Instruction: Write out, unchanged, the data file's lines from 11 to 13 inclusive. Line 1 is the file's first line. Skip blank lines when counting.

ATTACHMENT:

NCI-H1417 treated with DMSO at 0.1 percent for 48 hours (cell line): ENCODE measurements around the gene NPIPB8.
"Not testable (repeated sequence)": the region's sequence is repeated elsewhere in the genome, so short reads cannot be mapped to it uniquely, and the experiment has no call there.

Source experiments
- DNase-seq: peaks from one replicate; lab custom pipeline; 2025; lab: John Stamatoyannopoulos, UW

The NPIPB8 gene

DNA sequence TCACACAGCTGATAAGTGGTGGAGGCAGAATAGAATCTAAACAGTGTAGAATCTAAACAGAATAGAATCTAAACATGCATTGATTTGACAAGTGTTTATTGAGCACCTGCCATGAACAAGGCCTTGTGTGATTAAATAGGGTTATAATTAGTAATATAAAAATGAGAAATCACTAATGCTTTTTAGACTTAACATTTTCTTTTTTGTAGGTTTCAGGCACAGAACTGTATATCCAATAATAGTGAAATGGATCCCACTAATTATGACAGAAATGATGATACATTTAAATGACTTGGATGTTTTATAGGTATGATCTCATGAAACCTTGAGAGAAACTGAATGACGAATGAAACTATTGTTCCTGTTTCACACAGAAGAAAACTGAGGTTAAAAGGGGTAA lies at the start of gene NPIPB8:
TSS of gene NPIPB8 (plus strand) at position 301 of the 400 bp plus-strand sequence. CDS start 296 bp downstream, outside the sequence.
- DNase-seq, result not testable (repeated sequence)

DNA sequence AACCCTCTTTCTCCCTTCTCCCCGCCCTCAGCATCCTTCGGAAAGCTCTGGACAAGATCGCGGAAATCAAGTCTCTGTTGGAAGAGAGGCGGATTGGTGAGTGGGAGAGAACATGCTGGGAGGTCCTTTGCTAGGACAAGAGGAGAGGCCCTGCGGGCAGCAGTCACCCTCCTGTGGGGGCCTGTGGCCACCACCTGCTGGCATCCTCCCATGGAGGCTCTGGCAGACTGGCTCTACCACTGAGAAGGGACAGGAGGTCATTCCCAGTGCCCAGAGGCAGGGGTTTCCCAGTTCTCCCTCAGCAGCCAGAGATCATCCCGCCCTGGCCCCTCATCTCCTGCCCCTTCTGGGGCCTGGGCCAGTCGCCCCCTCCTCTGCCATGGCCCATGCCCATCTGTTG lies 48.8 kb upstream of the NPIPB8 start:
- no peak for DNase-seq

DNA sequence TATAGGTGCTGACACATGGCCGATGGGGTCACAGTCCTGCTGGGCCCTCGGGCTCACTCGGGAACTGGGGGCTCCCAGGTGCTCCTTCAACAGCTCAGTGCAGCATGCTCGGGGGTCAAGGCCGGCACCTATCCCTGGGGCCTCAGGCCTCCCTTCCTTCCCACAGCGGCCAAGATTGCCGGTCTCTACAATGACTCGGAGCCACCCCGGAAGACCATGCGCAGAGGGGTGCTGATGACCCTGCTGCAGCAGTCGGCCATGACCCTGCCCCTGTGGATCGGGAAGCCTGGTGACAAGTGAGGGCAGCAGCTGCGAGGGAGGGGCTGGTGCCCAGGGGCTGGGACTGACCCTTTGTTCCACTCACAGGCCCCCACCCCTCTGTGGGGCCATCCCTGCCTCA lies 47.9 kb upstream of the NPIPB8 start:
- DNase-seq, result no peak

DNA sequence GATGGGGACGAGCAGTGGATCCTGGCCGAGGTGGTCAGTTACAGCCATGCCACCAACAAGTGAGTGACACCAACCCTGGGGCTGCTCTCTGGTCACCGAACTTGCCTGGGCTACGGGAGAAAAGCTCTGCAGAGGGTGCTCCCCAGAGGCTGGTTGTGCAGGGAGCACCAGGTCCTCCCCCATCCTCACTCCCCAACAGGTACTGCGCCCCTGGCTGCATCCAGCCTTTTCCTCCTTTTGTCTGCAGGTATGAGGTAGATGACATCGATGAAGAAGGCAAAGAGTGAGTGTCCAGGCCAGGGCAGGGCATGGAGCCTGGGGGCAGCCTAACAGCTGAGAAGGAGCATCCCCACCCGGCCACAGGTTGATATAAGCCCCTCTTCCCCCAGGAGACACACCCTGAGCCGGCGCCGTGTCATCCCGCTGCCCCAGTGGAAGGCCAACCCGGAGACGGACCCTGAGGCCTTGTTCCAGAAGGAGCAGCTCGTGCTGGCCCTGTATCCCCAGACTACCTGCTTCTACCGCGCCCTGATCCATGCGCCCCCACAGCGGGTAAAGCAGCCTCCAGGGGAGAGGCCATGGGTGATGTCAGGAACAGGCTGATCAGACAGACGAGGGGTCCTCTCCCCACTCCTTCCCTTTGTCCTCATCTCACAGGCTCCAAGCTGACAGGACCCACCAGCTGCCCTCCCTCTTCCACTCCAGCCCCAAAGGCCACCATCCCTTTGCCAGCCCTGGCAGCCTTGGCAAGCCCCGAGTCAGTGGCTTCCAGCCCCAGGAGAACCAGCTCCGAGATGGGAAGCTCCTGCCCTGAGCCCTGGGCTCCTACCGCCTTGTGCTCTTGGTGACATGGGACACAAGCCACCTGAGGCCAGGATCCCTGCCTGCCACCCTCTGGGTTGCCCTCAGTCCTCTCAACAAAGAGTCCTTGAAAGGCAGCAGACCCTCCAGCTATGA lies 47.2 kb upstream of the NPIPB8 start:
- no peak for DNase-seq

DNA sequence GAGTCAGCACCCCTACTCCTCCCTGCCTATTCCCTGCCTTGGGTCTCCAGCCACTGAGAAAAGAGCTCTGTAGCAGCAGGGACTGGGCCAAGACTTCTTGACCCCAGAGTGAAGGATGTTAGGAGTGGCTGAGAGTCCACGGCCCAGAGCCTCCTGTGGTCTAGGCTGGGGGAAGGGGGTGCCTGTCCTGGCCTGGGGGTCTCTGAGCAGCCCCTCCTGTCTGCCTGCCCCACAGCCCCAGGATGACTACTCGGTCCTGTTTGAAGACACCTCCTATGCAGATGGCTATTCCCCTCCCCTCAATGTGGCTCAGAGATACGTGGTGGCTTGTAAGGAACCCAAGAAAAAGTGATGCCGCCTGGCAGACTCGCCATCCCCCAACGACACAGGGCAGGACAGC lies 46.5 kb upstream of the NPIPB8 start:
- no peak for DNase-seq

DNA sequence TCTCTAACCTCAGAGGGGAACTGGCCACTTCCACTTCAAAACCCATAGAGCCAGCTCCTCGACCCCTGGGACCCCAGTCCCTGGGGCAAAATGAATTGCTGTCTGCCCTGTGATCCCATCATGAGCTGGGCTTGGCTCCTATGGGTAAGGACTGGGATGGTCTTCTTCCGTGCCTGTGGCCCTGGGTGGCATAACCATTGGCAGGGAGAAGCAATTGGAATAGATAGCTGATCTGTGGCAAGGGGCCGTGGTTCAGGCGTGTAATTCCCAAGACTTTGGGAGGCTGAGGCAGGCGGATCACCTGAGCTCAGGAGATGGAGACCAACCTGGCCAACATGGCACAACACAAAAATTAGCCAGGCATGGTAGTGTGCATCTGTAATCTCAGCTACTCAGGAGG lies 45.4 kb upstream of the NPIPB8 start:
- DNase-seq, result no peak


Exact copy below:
DNA sequence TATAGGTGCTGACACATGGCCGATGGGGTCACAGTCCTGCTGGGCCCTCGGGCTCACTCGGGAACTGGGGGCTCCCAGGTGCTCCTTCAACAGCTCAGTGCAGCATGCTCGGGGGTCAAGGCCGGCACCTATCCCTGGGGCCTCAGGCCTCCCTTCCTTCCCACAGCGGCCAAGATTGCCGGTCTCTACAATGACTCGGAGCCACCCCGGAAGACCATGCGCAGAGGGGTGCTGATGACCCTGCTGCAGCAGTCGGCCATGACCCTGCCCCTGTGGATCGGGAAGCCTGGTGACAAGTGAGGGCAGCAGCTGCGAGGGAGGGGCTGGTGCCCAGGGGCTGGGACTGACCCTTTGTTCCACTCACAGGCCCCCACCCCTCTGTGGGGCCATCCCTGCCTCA lies 47.9 kb upstream of the NPIPB8 start:
- DNase-seq, result no peak

DNA sequence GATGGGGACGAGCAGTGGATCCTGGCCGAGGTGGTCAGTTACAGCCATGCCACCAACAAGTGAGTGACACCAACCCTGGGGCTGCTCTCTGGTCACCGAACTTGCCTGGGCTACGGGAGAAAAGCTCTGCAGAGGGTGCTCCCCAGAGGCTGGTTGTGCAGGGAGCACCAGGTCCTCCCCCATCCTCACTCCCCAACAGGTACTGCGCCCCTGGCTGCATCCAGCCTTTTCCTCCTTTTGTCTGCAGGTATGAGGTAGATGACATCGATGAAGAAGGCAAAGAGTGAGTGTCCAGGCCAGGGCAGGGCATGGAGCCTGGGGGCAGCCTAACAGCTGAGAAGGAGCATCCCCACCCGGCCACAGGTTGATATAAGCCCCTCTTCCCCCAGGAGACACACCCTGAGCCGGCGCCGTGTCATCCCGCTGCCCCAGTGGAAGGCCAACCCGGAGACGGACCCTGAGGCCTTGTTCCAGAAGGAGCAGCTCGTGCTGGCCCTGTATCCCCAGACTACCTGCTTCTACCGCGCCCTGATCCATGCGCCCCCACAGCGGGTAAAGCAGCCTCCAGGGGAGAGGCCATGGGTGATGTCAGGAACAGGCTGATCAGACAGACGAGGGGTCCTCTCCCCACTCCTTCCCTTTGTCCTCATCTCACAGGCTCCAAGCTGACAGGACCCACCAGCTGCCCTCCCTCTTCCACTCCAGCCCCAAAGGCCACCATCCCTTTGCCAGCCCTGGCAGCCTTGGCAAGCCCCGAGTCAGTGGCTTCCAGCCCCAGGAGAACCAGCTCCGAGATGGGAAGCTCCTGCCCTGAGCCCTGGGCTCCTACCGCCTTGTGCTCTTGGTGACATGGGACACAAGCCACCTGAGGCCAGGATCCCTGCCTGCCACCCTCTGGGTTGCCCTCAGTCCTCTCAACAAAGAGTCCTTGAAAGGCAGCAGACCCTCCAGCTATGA lies 47.2 kb upstream of the NPIPB8 start: